Hawaii is wonderful. There are lighthouses on five islands. We started with the three on Oahu, Barber's Point, Diamond Head and Makapuu Point. Makapuu is in an especially beautiful place, sitting on a high cliff and it is a fairly long hike to get there. The lens at Makapuu is not a Fresnel lens like many lighthouses have or had, but a HyperRadiant. As far as we know, there are only two of them in existence. This lens is much bigger than a first order Fresnel.

Diamond Head is easily photographed from a park right beside it. We got lost one day on the other side of Oahu, looking for Barber's Point. We drove all over that side of the Island looking for it. We went as far as the road would go on that side. We thought it would be near the Barber's Point Naval Station but couldn't see it. Finally that night, we called some friends in Washington, and they told us where it was. It was so surrounded by industrial buildings that it was hidden unless one knew where to look for it. The next day we found it and finally photographed it. Then, a night or two later, we went to a luau and the bus pulled up, where else? Right beside the Barber's Point Lighthouse. We were able to photograph it at sunset.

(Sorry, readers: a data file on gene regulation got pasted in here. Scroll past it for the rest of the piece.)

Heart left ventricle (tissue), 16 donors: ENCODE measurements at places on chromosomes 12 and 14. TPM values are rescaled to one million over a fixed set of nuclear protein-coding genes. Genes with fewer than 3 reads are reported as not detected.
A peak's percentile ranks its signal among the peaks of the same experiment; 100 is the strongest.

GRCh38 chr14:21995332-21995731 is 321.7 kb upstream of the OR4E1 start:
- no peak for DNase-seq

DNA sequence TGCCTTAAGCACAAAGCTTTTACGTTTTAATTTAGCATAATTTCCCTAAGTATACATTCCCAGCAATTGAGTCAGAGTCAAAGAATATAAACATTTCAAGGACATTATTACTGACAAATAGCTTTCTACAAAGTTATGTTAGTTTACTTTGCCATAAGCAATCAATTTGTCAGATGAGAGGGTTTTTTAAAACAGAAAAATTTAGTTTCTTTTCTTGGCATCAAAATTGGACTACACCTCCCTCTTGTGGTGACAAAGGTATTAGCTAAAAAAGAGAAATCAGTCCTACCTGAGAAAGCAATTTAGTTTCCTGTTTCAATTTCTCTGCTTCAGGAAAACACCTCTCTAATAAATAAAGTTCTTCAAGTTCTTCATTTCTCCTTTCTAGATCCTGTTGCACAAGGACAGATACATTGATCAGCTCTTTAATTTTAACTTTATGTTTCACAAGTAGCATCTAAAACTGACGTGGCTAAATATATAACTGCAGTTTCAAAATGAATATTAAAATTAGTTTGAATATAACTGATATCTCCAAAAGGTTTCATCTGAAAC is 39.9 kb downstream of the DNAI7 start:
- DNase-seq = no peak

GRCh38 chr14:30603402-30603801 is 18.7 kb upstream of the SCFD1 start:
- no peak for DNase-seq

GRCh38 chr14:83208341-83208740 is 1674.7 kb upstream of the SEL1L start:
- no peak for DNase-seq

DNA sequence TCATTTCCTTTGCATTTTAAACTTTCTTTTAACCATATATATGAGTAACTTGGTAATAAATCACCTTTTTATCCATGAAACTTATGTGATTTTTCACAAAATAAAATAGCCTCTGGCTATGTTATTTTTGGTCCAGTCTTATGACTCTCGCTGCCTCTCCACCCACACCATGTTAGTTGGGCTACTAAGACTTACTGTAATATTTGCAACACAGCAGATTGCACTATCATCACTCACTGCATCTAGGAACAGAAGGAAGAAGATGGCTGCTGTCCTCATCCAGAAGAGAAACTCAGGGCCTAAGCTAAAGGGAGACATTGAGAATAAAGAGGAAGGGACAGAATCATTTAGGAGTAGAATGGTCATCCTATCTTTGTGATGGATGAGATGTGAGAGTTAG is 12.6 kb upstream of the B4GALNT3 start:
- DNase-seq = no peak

We went on, by helicopter to photograph the Kalaupapa Lighthouse on Molokai. It is a tall slender tower and in our opinion, one of the most beautiful lighthouses in the islands. We were rushing to take our photos, as we just had a short time to get it done, and, in my rush to photograph the lighthouse, I stepped back off the stairs, onto a round lava rock, which rolled, pitching me head, or I should say, nose first onto those hard cement steps. I cut the end of my nose, which bled like a head wound, but I kept taking my photos, with blood running from the end of my nose down the back of the camera. I still have a small scar to remember it by.